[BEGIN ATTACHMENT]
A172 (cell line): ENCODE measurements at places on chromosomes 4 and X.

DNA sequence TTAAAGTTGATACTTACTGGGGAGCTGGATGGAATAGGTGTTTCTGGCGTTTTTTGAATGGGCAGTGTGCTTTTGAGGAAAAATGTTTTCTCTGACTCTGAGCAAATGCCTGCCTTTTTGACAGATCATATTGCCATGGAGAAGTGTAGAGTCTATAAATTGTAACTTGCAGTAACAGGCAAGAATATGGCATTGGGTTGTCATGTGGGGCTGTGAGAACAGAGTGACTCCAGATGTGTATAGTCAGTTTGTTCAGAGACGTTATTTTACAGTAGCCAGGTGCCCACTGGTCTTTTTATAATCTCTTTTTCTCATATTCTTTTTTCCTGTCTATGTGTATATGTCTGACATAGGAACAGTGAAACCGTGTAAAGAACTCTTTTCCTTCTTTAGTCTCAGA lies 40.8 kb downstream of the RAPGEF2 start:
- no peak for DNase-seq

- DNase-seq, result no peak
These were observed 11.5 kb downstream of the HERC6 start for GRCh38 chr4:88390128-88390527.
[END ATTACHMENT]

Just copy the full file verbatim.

A172 (cell line): ENCODE measurements at places on chromosomes 4 and X.

DNA sequence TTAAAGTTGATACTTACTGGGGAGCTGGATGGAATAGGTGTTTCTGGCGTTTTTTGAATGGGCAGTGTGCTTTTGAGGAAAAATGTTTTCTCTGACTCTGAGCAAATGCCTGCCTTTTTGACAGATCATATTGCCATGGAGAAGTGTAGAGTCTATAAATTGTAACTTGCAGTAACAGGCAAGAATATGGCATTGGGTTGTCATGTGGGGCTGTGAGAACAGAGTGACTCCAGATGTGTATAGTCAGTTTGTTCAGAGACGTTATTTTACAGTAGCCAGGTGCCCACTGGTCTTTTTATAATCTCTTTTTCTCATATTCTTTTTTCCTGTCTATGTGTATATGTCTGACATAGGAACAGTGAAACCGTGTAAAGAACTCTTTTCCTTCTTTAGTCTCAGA lies 40.8 kb downstream of the RAPGEF2 start:
- no peak for DNase-seq

- DNase-seq, result no peak
These were observed 11.5 kb downstream of the HERC6 start for GRCh38 chr4:88390128-88390527.